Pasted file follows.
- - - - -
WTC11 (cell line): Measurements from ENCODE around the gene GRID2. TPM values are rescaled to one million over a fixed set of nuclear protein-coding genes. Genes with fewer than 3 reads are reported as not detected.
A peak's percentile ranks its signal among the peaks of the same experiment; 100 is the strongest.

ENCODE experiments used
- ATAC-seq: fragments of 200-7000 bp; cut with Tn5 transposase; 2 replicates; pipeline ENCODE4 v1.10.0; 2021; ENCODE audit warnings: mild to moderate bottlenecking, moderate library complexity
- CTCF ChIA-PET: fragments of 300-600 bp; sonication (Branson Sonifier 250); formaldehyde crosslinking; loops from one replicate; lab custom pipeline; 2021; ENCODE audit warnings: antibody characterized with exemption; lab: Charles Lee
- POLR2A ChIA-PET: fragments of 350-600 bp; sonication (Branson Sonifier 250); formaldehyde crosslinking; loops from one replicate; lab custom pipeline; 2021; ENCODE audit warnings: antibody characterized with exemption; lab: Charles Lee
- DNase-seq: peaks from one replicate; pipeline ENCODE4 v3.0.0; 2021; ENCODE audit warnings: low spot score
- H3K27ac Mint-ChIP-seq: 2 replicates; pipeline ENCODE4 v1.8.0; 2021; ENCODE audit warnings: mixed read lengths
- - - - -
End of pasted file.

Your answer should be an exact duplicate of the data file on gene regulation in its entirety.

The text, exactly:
WTC11 (cell line): Measurements from ENCODE around the gene GRID2. TPM values are rescaled to one million over a fixed set of nuclear protein-coding genes. Genes with fewer than 3 reads are reported as not detected.
A peak's percentile ranks its signal among the peaks of the same experiment; 100 is the strongest.

ENCODE experiments used
- ATAC-seq: fragments of 200-7000 bp; cut with Tn5 transposase; 2 replicates; pipeline ENCODE4 v1.10.0; 2021; ENCODE audit warnings: mild to moderate bottlenecking, moderate library complexity
- CTCF ChIA-PET: fragments of 300-600 bp; sonication (Branson Sonifier 250); formaldehyde crosslinking; loops from one replicate; lab custom pipeline; 2021; ENCODE audit warnings: antibody characterized with exemption; lab: Charles Lee
- POLR2A ChIA-PET: fragments of 350-600 bp; sonication (Branson Sonifier 250); formaldehyde crosslinking; loops from one replicate; lab custom pipeline; 2021; ENCODE audit warnings: antibody characterized with exemption; lab: Charles Lee
- DNase-seq: peaks from one replicate; pipeline ENCODE4 v3.0.0; 2021; ENCODE audit warnings: low spot score
- H3K27ac Mint-ChIP-seq: 2 replicates; pipeline ENCODE4 v1.8.0; 2021; ENCODE audit warnings: mixed read lengths